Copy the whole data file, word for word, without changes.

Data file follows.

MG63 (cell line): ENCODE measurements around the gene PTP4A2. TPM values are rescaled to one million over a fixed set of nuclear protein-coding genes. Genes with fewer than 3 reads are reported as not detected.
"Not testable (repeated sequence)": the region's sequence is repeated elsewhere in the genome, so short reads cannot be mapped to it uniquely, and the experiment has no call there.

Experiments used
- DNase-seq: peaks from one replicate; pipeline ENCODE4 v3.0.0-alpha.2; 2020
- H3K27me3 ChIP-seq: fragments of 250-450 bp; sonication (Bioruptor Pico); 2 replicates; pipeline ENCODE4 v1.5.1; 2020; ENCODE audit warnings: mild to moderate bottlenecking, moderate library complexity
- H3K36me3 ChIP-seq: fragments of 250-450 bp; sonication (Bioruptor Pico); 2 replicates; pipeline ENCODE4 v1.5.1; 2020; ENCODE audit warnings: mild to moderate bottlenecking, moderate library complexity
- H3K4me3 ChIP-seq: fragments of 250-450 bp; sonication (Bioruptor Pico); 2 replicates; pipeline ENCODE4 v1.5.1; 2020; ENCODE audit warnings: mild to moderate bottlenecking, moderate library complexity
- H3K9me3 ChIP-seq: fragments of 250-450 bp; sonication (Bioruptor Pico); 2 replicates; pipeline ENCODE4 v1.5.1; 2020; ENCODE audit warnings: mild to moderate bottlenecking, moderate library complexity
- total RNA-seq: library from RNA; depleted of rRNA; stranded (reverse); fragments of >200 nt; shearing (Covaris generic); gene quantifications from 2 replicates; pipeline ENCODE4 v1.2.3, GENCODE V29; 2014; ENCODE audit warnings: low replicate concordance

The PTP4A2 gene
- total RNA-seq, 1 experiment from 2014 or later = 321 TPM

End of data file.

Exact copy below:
MG63 (cell line): ENCODE measurements around the gene PTP4A2. TPM values are rescaled to one million over a fixed set of nuclear protein-coding genes. Genes with fewer than 3 reads are reported as not detected.
"Not testable (repeated sequence)": the region's sequence is repeated elsewhere in the genome, so short reads cannot be mapped to it uniquely, and the experiment has no call there.

Experiments used
- DNase-seq: peaks from one replicate; pipeline ENCODE4 v3.0.0-alpha.2; 2020
- H3K27me3 ChIP-seq: fragments of 250-450 bp; sonication (Bioruptor Pico); 2 replicates; pipeline ENCODE4 v1.5.1; 2020; ENCODE audit warnings: mild to moderate bottlenecking, moderate library complexity
- H3K36me3 ChIP-seq: fragments of 250-450 bp; sonication (Bioruptor Pico); 2 replicates; pipeline ENCODE4 v1.5.1; 2020; ENCODE audit warnings: mild to moderate bottlenecking, moderate library complexity
- H3K4me3 ChIP-seq: fragments of 250-450 bp; sonication (Bioruptor Pico); 2 replicates; pipeline ENCODE4 v1.5.1; 2020; ENCODE audit warnings: mild to moderate bottlenecking, moderate library complexity
- H3K9me3 ChIP-seq: fragments of 250-450 bp; sonication (Bioruptor Pico); 2 replicates; pipeline ENCODE4 v1.5.1; 2020; ENCODE audit warnings: mild to moderate bottlenecking, moderate library complexity
- total RNA-seq: library from RNA; depleted of rRNA; stranded (reverse); fragments of >200 nt; shearing (Covaris generic); gene quantifications from 2 replicates; pipeline ENCODE4 v1.2.3, GENCODE V29; 2014; ENCODE audit warnings: low replicate concordance

The PTP4A2 gene
- total RNA-seq, 1 experiment from 2014 or later = 321 TPM